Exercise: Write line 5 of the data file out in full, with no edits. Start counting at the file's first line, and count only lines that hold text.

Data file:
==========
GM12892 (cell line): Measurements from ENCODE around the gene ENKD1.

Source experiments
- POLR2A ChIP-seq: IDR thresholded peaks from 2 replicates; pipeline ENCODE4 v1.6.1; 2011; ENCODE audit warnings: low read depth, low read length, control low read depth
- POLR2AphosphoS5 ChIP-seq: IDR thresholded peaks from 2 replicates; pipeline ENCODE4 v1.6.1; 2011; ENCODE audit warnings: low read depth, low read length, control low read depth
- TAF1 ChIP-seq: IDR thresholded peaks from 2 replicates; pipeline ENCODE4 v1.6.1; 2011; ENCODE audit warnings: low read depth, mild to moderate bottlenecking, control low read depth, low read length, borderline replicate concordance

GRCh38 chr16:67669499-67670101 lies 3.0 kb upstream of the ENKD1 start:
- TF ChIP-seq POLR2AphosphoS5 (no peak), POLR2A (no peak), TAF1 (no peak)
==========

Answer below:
- TAF1 ChIP-seq: IDR thresholded peaks from 2 replicates; pipeline ENCODE4 v1.6.1; 2011; ENCODE audit warnings: low read depth, mild to moderate bottlenecking, control low read depth, low read length, borderline replicate concordance